Pyrene fluorescence was also studied for PC liposomes and lysoPC micelles, which indicated at the maximum FR, the polarity of the lipid phases increased in the order BS < FE5:1 micelles < FE2:1 micelles < PC liposomes < lysoPC micelles (see Table 3).

3.3.2. Quercetin Absorption Spectra

Peak A for assessing the Q/HQ binding to lipid phases. As explained in the Introduction, the shape of peak A gives information about the relative affinity of HQ and Q for the binding sites. For all mixed micelles we observed the same pattern. This is shown in Figure 4A for FE 2:1 micelles. At pH 7.15, as the mixed micelle concentrations are increased, the absorbance at 270 nm decreases. This is what we observed with simple BS micelles and means HQ is preferentially bound to the micelles. At pH 6.1, where there is little Q, the 270 nm absorbance does not change significantly with micelle concentration. Quercetin in PC liposomes at pH 7.15 behaves differently. As the PC concentration is increased, the peak at 270 nm does not become a shoulder and the 270 nm absorbance, relative to the maximum absorbance of peak A does not change (see Figure 4B). This means Q and HQ are binding to the liposomes. Adding OA to PC, in the ratios 5:1 and 2:1 (PC:OA) changes the spectra to that characteristic of preferential HQ binding (results not shown). At pH 6.1, as for the micelles, peak A reflects only HQ binding to the liposomes. Simple micelles of lysoPC behave as mixed micelles. This is unexpected as PC and lysoPC have the same head groups where quercetin binds. The reason for this is mentioned in the Discussion.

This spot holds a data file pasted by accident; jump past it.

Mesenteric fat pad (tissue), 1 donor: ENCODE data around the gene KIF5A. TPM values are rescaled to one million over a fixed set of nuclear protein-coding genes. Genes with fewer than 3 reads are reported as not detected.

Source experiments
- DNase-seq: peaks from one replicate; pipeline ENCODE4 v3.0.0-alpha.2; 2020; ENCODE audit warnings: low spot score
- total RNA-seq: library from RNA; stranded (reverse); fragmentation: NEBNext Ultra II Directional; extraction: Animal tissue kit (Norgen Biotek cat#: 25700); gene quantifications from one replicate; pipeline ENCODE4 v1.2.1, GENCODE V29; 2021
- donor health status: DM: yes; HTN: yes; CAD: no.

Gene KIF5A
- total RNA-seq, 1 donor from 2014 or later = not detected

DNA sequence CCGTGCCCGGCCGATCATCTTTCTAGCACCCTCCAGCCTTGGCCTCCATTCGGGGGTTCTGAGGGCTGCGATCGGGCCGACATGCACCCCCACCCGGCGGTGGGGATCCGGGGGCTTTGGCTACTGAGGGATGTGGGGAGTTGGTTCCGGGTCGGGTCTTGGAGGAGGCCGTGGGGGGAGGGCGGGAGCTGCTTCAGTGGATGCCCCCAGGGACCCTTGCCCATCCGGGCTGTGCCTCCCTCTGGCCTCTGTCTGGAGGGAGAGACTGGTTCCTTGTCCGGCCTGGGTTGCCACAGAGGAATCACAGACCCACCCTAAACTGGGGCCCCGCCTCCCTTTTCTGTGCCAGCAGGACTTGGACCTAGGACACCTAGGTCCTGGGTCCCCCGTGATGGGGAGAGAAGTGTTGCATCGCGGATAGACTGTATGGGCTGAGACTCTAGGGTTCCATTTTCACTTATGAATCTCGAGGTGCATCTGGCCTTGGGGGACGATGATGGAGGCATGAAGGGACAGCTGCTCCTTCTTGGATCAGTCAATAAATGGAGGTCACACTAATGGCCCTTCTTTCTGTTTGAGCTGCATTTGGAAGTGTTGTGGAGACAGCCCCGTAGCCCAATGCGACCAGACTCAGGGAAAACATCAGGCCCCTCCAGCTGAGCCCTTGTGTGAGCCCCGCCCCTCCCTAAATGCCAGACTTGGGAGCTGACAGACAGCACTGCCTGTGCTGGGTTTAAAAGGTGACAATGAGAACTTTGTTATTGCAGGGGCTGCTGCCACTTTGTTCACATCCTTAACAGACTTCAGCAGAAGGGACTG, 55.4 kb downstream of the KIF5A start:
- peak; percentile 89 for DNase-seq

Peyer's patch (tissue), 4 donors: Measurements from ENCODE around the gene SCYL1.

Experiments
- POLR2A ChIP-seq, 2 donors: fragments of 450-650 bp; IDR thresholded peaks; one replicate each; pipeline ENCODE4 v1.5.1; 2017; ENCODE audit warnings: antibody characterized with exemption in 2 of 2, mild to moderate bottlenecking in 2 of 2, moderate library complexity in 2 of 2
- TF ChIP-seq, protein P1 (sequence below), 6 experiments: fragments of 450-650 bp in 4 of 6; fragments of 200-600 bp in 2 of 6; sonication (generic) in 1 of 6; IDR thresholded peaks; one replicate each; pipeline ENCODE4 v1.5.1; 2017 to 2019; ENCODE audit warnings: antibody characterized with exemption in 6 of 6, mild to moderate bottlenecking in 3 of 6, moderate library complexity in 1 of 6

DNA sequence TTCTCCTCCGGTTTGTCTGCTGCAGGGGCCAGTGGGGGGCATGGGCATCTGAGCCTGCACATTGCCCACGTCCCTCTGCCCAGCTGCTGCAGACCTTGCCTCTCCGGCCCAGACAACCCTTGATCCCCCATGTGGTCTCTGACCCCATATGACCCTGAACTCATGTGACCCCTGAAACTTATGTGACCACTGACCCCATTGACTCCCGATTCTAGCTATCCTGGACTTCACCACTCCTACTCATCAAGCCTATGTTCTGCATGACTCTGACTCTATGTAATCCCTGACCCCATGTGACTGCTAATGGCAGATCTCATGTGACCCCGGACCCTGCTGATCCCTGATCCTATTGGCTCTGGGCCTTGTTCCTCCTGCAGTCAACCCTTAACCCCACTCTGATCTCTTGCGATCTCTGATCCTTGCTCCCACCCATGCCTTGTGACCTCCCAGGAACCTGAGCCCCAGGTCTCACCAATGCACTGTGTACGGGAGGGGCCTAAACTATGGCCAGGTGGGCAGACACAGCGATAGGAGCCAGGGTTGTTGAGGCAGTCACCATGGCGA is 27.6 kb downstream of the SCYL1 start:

Peak B for assessing the environments of binding sites for quercetin and aggregation state of lipids in mixed micelles. The wavelength of maximum absorption of quercetin (λmax) of peak B gives information on the environment of quercetin bound to lipids and can be used to assess their state of aggregation [10]. Figure 5 shows data from experiments showing how λmax changes as a function of the concentration of mixed micelles. As for simple micelles [10] there is a bathochromic shift as the lipid concentration increases showing that quercetin is partitioning into the mixed micelles. At BS concentrations >3 mM a plateau is reached, the same concentration that pyrene reported for reaching a plateau. Therefore, at >3 mM the environment of the absorption sites for the two probes are not changing with increase in the number of micelles.